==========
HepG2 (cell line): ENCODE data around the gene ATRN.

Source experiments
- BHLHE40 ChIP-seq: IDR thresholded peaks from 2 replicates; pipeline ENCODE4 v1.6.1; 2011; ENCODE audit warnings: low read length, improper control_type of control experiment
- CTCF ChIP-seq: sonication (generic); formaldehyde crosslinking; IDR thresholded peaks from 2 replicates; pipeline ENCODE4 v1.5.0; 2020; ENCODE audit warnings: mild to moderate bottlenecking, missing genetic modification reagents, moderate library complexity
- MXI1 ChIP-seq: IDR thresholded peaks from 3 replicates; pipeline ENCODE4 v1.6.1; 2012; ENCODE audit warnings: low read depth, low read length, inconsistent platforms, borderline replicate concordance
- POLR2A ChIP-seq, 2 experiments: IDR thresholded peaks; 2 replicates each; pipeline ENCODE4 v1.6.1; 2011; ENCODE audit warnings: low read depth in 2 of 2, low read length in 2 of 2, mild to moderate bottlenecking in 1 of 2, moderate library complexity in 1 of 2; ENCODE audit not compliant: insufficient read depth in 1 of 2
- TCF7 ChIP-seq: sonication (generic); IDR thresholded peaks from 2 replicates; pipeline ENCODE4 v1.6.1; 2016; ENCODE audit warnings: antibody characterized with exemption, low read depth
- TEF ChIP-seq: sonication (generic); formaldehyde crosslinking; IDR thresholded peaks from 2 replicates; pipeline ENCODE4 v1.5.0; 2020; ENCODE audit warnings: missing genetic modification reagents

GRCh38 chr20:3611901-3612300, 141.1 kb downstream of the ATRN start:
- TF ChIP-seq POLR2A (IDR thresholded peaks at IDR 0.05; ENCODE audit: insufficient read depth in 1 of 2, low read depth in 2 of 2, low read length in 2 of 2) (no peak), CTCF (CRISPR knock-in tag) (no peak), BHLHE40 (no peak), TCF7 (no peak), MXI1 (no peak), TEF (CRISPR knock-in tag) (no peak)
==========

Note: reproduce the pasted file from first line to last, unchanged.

HepG2 (cell line): ENCODE data around the gene ATRN.

Source experiments
- BHLHE40 ChIP-seq: IDR thresholded peaks from 2 replicates; pipeline ENCODE4 v1.6.1; 2011; ENCODE audit warnings: low read length, improper control_type of control experiment
- CTCF ChIP-seq: sonication (generic); formaldehyde crosslinking; IDR thresholded peaks from 2 replicates; pipeline ENCODE4 v1.5.0; 2020; ENCODE audit warnings: mild to moderate bottlenecking, missing genetic modification reagents, moderate library complexity
- MXI1 ChIP-seq: IDR thresholded peaks from 3 replicates; pipeline ENCODE4 v1.6.1; 2012; ENCODE audit warnings: low read depth, low read length, inconsistent platforms, borderline replicate concordance
- POLR2A ChIP-seq, 2 experiments: IDR thresholded peaks; 2 replicates each; pipeline ENCODE4 v1.6.1; 2011; ENCODE audit warnings: low read depth in 2 of 2, low read length in 2 of 2, mild to moderate bottlenecking in 1 of 2, moderate library complexity in 1 of 2; ENCODE audit not compliant: insufficient read depth in 1 of 2
- TCF7 ChIP-seq: sonication (generic); IDR thresholded peaks from 2 replicates; pipeline ENCODE4 v1.6.1; 2016; ENCODE audit warnings: antibody characterized with exemption, low read depth
- TEF ChIP-seq: sonication (generic); formaldehyde crosslinking; IDR thresholded peaks from 2 replicates; pipeline ENCODE4 v1.5.0; 2020; ENCODE audit warnings: missing genetic modification reagents

GRCh38 chr20:3611901-3612300, 141.1 kb downstream of the ATRN start:
- TF ChIP-seq POLR2A (IDR thresholded peaks at IDR 0.05; ENCODE audit: insufficient read depth in 1 of 2, low read depth in 2 of 2, low read length in 2 of 2) (no peak), CTCF (CRISPR knock-in tag) (no peak), BHLHE40 (no peak), TCF7 (no peak), MXI1 (no peak), TEF (CRISPR knock-in tag) (no peak)